I’m working with World IA Day 2016 – a one-day (February 20, 2016), annual celebration focused on the practice and education of Information Architecture. As accessibility coordinator, I’m helping local events be welcoming to everyone.
Just a week to the the 2016 World IA Day celebrations. As you plan the final details, here are a few tips for setting up the room and access to the event.
Start by doing a walk-through from the front entrance to the room. Look for place where people coming to the event might need some direction, even a simple sign. Is it easy to find:
- The accessible entrance to the building
- The path to the room
- The elevator if the event is not on the entry floor
Inside the room:
- Reserve a few seats at the front for people who need them.
This recommendation comes from the STC Accessibility SIG, which has produced accessibility guides to their annual conference since 2002. They point out that this small accommodation is helpful for many people. They might need to be near the speaker to hear clearly or see the project screen, or have trouble with attention and benefit from the direct line of sight to the speaker.
- Make room for wheelchairs
Be ready to remove chairs to make room for anyone using a wheelchair, as well as for anyone they are with to sit near them.
- Help sign interpreters be visible
If you have sign language interpreters, make time to talk to them when the arrive about how they want to set up. They may also ask you for a list of names or other important technical terms, so they can be sure to get them right. They will also want them in a place where they can trade places without disturbing anyone. And, you’ll need seats near them for anyone relying on them to hear the talks.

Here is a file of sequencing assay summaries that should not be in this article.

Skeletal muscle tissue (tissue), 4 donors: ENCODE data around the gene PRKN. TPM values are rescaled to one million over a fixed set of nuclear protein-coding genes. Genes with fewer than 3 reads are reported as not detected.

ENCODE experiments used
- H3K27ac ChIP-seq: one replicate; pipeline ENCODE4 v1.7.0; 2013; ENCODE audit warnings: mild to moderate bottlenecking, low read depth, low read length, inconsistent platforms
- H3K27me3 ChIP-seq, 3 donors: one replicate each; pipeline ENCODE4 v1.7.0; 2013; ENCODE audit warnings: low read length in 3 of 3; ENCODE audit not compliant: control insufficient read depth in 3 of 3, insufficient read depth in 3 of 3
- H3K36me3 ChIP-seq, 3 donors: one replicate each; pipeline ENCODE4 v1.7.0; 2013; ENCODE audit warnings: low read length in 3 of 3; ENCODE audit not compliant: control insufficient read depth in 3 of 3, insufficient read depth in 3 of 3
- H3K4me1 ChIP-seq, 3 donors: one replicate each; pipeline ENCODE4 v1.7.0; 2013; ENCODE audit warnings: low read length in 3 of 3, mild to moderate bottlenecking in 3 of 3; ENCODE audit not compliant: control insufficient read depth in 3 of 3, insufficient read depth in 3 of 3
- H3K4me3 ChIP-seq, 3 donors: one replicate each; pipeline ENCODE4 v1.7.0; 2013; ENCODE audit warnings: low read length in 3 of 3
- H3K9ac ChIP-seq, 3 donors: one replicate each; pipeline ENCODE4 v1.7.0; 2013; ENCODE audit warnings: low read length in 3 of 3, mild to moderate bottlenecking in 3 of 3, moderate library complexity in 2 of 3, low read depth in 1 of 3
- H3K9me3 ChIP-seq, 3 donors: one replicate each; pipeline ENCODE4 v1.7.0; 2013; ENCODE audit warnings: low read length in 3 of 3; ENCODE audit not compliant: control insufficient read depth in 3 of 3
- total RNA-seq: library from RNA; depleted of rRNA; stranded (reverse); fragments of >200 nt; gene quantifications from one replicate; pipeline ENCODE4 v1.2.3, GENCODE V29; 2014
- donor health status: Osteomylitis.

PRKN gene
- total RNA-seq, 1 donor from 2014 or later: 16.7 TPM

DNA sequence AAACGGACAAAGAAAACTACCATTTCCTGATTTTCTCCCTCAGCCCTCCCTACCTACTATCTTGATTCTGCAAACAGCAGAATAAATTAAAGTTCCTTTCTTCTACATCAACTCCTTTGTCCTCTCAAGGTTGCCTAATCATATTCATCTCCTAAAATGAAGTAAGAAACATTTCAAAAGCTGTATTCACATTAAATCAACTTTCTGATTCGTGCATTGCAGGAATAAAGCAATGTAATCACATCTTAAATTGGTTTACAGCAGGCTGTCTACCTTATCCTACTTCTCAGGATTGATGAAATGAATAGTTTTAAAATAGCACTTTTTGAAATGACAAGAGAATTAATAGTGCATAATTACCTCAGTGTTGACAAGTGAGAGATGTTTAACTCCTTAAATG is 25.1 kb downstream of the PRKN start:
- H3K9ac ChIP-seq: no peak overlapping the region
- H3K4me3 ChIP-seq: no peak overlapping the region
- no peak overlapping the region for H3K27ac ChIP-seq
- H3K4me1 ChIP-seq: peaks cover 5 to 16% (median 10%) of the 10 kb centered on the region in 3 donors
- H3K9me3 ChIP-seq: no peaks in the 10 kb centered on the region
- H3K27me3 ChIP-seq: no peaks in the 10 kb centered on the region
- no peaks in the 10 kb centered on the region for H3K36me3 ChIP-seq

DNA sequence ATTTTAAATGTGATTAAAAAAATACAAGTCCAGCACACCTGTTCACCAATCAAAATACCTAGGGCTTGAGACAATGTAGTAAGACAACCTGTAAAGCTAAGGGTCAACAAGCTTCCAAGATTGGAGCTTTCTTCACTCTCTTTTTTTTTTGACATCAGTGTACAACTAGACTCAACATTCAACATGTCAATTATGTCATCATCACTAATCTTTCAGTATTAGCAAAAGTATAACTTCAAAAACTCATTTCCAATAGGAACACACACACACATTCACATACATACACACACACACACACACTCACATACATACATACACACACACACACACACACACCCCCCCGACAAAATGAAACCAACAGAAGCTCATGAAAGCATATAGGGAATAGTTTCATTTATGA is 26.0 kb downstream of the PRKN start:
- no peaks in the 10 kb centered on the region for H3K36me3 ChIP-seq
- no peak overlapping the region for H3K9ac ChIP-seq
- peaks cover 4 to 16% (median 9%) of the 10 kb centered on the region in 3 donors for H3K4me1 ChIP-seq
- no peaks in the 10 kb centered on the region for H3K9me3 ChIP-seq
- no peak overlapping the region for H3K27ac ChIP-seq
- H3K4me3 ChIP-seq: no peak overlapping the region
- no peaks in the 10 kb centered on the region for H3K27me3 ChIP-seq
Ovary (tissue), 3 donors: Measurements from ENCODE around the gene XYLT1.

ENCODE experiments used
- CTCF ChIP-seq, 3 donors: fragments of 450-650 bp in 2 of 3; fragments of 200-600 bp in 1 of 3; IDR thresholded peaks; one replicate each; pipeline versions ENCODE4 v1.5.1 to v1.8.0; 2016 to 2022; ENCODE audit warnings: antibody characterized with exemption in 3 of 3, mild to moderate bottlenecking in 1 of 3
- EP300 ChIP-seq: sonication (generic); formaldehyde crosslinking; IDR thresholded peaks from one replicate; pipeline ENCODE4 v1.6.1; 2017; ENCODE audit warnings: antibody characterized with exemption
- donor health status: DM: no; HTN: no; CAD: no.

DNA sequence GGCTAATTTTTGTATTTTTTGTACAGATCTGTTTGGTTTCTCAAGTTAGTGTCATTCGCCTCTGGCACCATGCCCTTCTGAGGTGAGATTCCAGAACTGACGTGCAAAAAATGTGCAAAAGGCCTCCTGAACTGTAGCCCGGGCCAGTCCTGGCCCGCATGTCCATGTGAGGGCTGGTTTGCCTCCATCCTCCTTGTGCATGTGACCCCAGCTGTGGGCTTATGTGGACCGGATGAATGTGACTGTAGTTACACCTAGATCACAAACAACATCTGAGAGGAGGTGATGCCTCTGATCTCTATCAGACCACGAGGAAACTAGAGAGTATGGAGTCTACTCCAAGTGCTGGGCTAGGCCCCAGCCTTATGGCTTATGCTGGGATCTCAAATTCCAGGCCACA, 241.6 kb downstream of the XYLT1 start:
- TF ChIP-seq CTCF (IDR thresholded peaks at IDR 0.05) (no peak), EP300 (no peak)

- Face the audience when they speak.
I don’t mean they have to stand rigidly in one position, but even with a microphone, it’s harder to understand someone if you can’t see their face.
- Speak clearly
Don’t rush through their words. Pause between thoughts. It helps everyone, including people who got distracted for a minute, are listening in a second language. But captioners and interpreters will love them for it.
- Repeat the question
If you don’t have a microphone for the audience, ask them to repeat any questions before they answer them. This not only helps people in the room, but also makes sure that the question is included in any recording.
But, most of all, be a good host, and be ready to help with anything from providing a drinking straw to identifying a place to serve as a lactation room.
A few good articles and checklists
STC Conference Accessibility Guides: How (and Why) They Were Created is an article by Karen Marshal that gives some of the background of this long-running project.
The ADA Voting Checklist was created by the Department of Justice to help election officials check the accessibility of polling places. That may not sound very promising, but it’s actually a useful guide to walking through a public space.
Organizing More Accessible Tech Events is a broader view from an event organizer about creating an inclusive culture at your event.
Planning Accessible Meetings is a list of resources from Accessible Techcomm
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